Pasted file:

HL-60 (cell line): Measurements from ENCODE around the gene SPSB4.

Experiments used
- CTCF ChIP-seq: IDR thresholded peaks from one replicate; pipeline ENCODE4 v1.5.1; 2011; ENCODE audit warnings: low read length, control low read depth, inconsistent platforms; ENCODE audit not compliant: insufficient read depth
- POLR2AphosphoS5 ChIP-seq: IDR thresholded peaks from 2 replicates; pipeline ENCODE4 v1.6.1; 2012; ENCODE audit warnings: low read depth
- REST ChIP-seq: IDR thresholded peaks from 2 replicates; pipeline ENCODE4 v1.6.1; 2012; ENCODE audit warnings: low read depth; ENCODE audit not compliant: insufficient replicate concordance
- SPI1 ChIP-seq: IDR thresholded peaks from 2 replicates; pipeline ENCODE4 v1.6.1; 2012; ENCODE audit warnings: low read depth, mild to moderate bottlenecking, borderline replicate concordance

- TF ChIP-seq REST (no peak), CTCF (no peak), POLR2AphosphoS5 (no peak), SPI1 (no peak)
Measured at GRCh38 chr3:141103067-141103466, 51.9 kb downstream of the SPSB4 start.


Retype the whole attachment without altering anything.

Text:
HL-60 (cell line): Measurements from ENCODE around the gene SPSB4.

Experiments used
- CTCF ChIP-seq: IDR thresholded peaks from one replicate; pipeline ENCODE4 v1.5.1; 2011; ENCODE audit warnings: low read length, control low read depth, inconsistent platforms; ENCODE audit not compliant: insufficient read depth
- POLR2AphosphoS5 ChIP-seq: IDR thresholded peaks from 2 replicates; pipeline ENCODE4 v1.6.1; 2012; ENCODE audit warnings: low read depth
- REST ChIP-seq: IDR thresholded peaks from 2 replicates; pipeline ENCODE4 v1.6.1; 2012; ENCODE audit warnings: low read depth; ENCODE audit not compliant: insufficient replicate concordance
- SPI1 ChIP-seq: IDR thresholded peaks from 2 replicates; pipeline ENCODE4 v1.6.1; 2012; ENCODE audit warnings: low read depth, mild to moderate bottlenecking, borderline replicate concordance

- TF ChIP-seq REST (no peak), CTCF (no peak), POLR2AphosphoS5 (no peak), SPI1 (no peak)
Measured at GRCh38 chr3:141103067-141103466, 51.9 kb downstream of the SPSB4 start.